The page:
Startups and enterprises building iPhone apps will be able to pick from a wider talent pool, and in the not-too-distant future, they’ll build those apps with developers paid mere mortal salaries in the low six figures. The only folks who don’t win here, in addition to the iOS developers who have been making huge bucks, are the iOS education programs that charge devs top dollar to upgrade their iOS chops and move up the coding salary ladder.

For consumers, too, this is a big win. Better apps. More apps. Cheaper apps. Apple, too, may hope that the switch to Swift, which might turn out to be an easier development environment than Java for Android, could help Cupertino reclaim lost handset market share. Check back in on Swift in six months for a more complete verdict.

Lead image by Flickr user Sean MacEntee, CC 2.0

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Apple Makes Its Move In The Smart Home With HomeKit

After weeks of anticipation, Apple finally offered details on its smart home offering: HomeKit, a strategy designed to “bring some rationality to this space,” Craig Federighi, Apple’s senior vice president for software engineering said at company’s Worldwide Developers Conference.

HomeKit is designed to unify the various, piecemeal experience in the connected home, with a variety of providers, systems and connectivity options under “a common network protocol,” Federighi said.

Specifics were scarce. Federighi said HomeKit will somehow allow iOS users to control their homes with their iPhones—and only their iPhones—to manage “locks, lights, cameras, doors, thermostats, plugs, switches.” The mobile device will offer secure pairing, and can control separate gadgets or set automations for groups of devices.

And it will be controlled via voice, thanks to integration with Apple’s Siri personal assistant. So you can change modes by saying “time for bed,” and your house will respond by bringing down the lights and locking the front door.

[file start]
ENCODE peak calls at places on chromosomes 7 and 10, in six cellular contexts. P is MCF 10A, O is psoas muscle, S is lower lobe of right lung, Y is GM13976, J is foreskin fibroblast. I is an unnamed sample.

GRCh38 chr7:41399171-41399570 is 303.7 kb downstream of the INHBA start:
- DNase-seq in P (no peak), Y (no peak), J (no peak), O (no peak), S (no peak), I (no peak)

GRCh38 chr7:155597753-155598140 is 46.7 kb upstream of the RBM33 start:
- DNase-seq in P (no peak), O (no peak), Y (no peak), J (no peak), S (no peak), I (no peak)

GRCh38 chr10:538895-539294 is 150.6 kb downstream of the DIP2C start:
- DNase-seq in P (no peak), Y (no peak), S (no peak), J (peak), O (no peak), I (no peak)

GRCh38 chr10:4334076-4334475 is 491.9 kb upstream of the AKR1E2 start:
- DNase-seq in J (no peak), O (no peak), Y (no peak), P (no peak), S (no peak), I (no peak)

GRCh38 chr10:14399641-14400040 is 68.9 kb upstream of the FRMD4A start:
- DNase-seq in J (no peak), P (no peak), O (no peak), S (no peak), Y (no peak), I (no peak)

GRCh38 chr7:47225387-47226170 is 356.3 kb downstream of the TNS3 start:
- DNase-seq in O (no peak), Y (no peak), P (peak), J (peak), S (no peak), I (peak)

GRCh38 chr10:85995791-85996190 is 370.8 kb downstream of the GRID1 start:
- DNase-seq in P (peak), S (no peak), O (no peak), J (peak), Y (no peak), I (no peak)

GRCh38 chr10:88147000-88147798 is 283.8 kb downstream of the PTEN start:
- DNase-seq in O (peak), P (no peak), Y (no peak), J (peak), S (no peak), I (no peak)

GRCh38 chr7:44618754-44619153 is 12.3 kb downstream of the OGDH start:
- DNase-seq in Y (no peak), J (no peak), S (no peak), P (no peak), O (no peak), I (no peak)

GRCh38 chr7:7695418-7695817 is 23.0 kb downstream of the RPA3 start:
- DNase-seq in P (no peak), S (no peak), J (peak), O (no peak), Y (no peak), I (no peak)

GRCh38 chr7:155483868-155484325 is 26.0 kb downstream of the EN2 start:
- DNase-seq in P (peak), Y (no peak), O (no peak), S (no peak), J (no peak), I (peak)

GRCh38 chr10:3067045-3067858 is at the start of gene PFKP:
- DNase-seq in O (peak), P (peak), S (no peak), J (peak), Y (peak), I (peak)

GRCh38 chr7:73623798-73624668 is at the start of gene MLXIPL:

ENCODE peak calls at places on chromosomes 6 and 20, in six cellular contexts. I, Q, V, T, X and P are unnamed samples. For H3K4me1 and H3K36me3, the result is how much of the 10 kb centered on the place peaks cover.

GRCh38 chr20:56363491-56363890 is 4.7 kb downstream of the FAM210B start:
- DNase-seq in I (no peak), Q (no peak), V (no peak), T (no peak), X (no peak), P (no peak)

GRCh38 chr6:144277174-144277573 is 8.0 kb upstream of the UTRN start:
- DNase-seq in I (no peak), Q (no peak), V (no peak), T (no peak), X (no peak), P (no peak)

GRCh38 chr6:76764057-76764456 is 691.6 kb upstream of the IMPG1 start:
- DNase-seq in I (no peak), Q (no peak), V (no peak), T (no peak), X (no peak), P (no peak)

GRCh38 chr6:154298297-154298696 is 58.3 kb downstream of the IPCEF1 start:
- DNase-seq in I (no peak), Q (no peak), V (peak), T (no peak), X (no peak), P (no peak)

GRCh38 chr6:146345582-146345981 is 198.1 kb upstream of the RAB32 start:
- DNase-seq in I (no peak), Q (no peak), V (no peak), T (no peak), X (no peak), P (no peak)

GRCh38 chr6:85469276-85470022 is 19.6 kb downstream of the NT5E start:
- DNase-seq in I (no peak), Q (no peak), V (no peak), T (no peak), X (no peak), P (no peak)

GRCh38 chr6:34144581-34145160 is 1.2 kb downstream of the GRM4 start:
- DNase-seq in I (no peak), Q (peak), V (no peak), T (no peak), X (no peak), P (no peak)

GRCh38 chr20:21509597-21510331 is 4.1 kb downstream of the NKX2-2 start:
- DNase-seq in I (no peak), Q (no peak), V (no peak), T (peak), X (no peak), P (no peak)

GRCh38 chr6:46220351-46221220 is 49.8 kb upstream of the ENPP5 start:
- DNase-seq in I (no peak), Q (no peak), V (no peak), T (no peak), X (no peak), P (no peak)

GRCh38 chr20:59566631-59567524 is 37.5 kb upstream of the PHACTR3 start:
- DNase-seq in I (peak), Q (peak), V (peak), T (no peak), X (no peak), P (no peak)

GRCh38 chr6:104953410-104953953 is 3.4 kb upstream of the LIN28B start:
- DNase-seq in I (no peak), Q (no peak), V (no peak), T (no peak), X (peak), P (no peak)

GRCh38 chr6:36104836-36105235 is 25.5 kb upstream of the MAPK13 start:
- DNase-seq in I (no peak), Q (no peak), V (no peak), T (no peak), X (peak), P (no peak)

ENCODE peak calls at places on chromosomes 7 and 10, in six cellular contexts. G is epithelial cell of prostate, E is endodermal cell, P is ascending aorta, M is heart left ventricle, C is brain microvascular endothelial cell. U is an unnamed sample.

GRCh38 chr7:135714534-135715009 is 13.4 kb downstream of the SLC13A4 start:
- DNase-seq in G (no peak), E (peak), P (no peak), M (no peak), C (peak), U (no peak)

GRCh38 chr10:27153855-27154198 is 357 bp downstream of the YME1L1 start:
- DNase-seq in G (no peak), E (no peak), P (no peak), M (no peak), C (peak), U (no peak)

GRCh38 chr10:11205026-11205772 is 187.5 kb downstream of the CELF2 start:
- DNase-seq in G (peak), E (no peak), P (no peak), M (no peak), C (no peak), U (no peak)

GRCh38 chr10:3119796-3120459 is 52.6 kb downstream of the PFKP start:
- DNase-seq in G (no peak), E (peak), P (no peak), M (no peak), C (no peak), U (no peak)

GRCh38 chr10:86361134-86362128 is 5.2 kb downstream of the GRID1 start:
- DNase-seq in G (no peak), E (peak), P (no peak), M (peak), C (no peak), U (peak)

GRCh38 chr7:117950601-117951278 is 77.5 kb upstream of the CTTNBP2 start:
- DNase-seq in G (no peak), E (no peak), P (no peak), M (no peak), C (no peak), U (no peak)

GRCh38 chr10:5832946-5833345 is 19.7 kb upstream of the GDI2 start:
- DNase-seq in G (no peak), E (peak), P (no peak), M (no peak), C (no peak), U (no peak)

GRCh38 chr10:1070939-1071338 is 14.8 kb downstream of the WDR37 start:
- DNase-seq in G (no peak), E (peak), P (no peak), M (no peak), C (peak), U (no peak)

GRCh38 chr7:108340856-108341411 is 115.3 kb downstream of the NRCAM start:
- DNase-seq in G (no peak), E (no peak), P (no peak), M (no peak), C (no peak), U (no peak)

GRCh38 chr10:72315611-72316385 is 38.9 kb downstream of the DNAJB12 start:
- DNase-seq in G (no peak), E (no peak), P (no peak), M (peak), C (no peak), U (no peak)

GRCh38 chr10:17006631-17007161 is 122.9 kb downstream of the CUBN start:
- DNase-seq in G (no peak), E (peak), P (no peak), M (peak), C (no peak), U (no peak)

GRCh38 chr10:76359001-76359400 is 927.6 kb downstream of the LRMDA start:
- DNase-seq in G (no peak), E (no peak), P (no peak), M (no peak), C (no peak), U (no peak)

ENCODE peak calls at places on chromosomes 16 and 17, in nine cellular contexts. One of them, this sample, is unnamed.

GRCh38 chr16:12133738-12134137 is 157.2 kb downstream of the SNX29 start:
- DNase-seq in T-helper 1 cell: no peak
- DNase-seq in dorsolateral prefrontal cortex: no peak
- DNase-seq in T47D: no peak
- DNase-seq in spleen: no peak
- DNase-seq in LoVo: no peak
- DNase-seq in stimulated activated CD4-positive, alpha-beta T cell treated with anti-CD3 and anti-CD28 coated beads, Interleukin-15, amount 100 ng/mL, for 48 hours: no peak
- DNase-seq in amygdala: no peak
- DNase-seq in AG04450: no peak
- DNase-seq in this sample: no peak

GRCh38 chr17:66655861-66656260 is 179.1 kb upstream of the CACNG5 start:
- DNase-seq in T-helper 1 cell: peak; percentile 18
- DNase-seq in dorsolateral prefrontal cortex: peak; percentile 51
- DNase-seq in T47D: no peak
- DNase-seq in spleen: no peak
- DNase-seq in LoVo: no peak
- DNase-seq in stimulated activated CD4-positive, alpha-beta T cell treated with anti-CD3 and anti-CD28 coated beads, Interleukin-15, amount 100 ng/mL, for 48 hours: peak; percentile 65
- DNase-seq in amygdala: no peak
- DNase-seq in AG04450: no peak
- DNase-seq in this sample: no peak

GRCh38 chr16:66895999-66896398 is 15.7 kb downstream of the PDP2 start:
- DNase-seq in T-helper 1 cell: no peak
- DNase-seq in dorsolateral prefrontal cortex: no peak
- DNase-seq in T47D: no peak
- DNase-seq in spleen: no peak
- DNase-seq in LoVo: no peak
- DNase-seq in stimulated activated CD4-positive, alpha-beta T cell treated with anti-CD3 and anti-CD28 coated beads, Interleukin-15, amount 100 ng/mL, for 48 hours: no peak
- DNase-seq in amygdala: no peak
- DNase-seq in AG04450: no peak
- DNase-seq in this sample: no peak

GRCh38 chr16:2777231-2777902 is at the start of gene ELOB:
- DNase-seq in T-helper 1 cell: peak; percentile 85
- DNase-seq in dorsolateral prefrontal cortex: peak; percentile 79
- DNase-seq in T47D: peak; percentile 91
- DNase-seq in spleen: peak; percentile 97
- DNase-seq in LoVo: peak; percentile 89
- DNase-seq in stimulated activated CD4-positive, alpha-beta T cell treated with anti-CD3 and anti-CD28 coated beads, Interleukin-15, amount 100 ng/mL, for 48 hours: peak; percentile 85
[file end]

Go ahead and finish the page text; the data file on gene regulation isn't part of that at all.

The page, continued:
Federighi’s presentation focused mostly on features, not specifics, but we look forward to unpacking this protocol in the days ahead.

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Foursquare To Move Check-ins Into “Swarm” App, To Focus Better On Local Discovery

Foursquare is doing something surprising, even radical. It’s removing some of the legacy features (i.e., check-ins) from its app and moving them over to a new app called Swarm (available soon). Check-ins, sharing and friend finding will now reside in Swarm, and Foursquare will evolve in a bid…



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Profit By Search Discusses Google’s New Move, To Ignore Original Page Title … – Virtual-Strategy Magazine (press release)


CBC.ca
Profit By Search Discusses Google's New Move, To Ignore Original Page Title
Virtual-Strategy Magazine (press release)
With the development and growth of the search engine giant, Google the task of performing successful Search Engine Optimization (SEO) is becoming a real pain in the neck. New York (PRWEB) April 29, 2014. With the development and growth of the search …
'Why do men have nipples?' and other strangely popular Google search termsCBC.ca (blog)

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The Aftermath: Clarifications & Expert Reactions To Google’s Move To Secure Paid Search Queries